As a business owner, you are faced with a number of challenging decisions on a daily basis. From making approvals on your marketing strategy, to hiring choices, to which vendors you will work with, it seems like every decision you make is consequential. Of course, that is just one of the trade-offs to the path of entrepreneurship. In exchange for the stress and long hours, you potentially have uncapped growth and earning potential. In order to maximize your chances for success, it is up to you as a business owner to do everything you can to position your organization to flourish. One way in which you can do this is by giving your company a legal structure, perhaps in the form of a limited liability company (LLC) or a limited liability partnership (LLP). While these two entities may sound similar, they do have some key distinctions that you will want to weigh when asking yourself, “LLC or LLP, which is better for me?”
It is important to consider that the legal structure you ultimately decide on should account for the goals, industry, and long-term plans of your business. Also, you are not necessarily tied to starting either an LLC or LLP–there are a number of different legal structures out there, and what is available to you will depend on your state. Some business owners, particularly those with smaller, part-time operations, may find that sole proprietorship works just fine for their needs. Other companies may want to file articles of incorporation, as it allows them to offer shares of ownership in order to raise capital. LLCs, however, are incredibly common, and LLPs, where they are available, are not too far behind.
Why Consider a Limited Liability Company?
Sometimes, in the business world, simplicity is key. If you have worked as a professional just about anywhere, you have probably noticed that the letters “LLC” tend to follow the names of companies you work with. This is not really a surprise, as LLCs are very popular among new and seasoned business owners alike, and they are available in all 50 states.
One reason LLCs are such a common choice is that they are relatively painless to create. To do this, you will typically need to choose a name that is not already registered as an LLC in your state and appoint a registered agent to receive all legal correspondence on behalf of your business. With a handful of details in place, you can then submit your articles of organization (some states call this a certificate of formation) to your local Secretary of State’s office.
When you create a limited liability company, you will receive “pass-through” status from the Internal Revenue Service (IRS). This means that gains, losses, credits, and deductions can be passed from your business directly to the members of the LLC, which can greatly reduce your tax obligations. An LLC will also offer limited liability protection to its members. This means that in the event your business goes bankrupt or is sued, you and the other members will be able to protect your personal assets from any potential legal judgments.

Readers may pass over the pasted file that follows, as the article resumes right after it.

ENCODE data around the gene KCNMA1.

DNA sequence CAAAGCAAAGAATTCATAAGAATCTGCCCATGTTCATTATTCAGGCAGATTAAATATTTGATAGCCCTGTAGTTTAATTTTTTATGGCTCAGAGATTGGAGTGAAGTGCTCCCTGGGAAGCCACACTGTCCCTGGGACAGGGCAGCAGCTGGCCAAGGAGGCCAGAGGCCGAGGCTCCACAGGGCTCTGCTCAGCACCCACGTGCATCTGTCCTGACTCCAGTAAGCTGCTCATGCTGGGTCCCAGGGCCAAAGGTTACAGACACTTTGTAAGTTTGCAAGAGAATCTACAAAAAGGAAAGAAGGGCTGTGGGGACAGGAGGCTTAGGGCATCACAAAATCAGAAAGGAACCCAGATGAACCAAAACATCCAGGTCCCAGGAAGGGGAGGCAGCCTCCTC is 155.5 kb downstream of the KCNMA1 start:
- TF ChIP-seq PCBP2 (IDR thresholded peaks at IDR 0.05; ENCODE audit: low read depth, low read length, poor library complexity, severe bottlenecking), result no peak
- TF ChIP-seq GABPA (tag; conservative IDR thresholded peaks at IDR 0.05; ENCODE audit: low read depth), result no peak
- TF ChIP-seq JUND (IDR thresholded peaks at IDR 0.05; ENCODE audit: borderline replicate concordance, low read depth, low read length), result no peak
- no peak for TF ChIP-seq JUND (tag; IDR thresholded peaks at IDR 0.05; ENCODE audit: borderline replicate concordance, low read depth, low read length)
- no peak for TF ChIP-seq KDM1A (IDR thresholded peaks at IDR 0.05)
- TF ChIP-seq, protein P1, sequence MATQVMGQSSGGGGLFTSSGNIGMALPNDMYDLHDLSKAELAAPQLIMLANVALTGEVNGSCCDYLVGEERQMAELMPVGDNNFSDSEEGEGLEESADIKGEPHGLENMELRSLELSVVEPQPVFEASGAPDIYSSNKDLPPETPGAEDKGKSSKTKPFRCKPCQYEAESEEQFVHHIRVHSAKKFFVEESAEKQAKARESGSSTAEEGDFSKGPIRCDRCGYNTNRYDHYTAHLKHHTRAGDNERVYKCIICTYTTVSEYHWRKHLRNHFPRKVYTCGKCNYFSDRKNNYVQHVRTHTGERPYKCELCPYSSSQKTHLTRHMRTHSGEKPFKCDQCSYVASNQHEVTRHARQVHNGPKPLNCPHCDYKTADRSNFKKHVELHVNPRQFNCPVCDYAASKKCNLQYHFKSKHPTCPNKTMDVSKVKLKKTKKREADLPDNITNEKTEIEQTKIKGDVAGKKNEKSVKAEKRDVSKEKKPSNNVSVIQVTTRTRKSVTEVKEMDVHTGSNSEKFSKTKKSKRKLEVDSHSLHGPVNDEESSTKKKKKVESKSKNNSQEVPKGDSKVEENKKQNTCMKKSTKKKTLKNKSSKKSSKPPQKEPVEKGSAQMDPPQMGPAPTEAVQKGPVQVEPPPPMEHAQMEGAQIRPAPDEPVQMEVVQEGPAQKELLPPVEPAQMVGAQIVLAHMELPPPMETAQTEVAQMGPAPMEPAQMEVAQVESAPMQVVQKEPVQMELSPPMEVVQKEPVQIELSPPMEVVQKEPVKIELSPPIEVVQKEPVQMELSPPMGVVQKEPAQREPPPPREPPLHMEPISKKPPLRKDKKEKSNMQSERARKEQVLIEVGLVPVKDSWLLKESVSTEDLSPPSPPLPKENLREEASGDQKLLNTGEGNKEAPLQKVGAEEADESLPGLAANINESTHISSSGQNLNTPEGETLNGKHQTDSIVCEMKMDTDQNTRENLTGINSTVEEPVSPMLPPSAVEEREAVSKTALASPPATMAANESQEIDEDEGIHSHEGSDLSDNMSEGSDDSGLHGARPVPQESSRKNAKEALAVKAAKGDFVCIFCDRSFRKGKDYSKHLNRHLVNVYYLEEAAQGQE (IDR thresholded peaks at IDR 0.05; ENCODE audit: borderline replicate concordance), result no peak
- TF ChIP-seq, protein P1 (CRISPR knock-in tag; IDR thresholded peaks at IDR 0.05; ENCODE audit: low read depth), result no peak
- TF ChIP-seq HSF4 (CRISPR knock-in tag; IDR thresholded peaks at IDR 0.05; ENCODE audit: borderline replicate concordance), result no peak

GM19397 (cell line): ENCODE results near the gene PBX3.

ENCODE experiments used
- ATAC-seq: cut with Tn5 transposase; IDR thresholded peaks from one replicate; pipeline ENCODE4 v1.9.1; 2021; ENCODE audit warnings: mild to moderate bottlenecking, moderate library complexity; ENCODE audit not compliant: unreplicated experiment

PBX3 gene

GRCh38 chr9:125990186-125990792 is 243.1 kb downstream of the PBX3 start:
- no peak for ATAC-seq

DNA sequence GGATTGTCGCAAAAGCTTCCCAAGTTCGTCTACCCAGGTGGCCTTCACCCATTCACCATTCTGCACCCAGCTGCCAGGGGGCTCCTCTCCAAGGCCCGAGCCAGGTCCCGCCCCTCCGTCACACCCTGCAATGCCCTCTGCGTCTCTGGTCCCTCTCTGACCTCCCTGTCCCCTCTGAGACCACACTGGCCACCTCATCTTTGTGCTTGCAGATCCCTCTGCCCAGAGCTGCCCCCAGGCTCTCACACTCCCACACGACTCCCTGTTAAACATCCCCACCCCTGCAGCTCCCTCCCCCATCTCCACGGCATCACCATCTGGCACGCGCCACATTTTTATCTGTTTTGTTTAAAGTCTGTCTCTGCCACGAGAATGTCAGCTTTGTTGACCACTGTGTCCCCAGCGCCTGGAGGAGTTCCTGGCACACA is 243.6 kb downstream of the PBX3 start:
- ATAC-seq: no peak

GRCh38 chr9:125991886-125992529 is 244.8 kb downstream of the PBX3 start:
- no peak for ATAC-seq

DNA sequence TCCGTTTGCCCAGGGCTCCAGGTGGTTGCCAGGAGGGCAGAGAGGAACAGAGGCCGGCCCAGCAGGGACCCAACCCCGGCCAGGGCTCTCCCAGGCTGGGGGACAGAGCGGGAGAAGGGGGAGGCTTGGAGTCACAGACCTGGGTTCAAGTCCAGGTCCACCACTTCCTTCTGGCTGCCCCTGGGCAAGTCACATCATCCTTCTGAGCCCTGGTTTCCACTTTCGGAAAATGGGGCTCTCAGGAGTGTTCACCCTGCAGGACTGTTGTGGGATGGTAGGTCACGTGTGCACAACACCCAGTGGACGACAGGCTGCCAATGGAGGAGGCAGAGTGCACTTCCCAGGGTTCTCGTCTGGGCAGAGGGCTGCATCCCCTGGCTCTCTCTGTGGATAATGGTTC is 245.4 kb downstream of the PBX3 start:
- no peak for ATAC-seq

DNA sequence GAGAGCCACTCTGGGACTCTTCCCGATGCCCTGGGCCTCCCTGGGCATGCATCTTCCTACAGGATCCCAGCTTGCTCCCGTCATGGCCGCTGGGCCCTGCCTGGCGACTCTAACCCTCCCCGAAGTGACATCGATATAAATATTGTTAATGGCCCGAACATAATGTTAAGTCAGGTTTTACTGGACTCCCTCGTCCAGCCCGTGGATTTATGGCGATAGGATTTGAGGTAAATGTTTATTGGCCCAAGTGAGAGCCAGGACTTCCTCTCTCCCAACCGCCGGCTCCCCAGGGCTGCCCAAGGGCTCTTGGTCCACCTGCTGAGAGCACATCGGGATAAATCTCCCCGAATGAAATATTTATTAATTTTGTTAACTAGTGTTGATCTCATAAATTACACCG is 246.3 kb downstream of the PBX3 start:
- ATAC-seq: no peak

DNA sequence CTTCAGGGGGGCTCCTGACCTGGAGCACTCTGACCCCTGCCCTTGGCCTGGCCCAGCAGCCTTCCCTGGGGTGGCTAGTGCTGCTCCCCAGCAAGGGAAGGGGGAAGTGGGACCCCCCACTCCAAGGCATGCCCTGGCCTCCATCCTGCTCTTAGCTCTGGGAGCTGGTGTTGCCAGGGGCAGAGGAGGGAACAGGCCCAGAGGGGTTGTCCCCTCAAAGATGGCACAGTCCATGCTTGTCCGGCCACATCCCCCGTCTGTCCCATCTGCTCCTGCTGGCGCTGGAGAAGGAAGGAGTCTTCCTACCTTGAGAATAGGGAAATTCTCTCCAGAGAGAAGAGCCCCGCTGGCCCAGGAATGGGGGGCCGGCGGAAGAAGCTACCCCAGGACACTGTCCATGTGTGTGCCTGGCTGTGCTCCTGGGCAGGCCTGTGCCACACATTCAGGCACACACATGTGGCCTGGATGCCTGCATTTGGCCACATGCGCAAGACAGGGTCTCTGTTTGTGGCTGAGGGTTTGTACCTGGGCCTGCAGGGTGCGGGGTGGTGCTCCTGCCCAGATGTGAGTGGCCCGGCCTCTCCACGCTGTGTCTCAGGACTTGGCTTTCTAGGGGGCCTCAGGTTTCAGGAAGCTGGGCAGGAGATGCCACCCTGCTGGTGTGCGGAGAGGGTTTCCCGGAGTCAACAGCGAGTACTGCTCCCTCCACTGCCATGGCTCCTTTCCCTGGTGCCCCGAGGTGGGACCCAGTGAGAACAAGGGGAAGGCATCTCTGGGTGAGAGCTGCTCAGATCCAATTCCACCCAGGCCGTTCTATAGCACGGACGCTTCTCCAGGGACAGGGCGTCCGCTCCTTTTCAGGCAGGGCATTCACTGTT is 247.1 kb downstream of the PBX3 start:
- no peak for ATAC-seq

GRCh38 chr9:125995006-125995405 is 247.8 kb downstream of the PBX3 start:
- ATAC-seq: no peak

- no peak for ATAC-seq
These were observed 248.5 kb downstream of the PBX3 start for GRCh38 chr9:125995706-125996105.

Deciding on a Limited Liability Partnership
Working with a partner or two is not uncommon in the business world. It can allow you to utilize the expertise of others while applying your own strengths, working together toward the common goal of launching a successful enterprise. Any time two or more people go into business together, this can be considered a general partnership (GP). While a GP can be made official on fairly informal terms–a handshake or verbal agreement, for example–some partnerships seek to add an additional layer of legal protection. The limited liability partnership combines the benefits of an LLC with certain aspects of a partnership.
While an LLP enjoys the same “pass-through” status as an LLC, it does differ a bit in terms of its limited liability protections. In an LLP, if one partner is found liable, they can be held to account, while the other partners can shield their assets and protect their business. This makes LLPs a logical fit for licensed professionals such as doctors, lawyers, and accountants. LLPs are not available everywhere, and in some states, licensed professionals are only allowed to create LLPs.
LLC or LLP: Which is Better? It Depends
So, LLC or LLP, which is better for your business? The answer to that question will largely come down to your industry, and what state you are in. If you are operating, say, a medical or legal practice, you may need to create a limited liability partnership. Most other businesses, however, may find that they benefit from creating an LLC. Of course, you are not bound to those options–you may want to look closer at S- or C-corporation, for example.
No matter what you decide, at Corporation Center, we have the online forms you need to get your business up and running. To learn more, take a few minutes to explore our website, or visit our Frequently Asked Questions page. You can also contact us by phone or email with any questions you may have.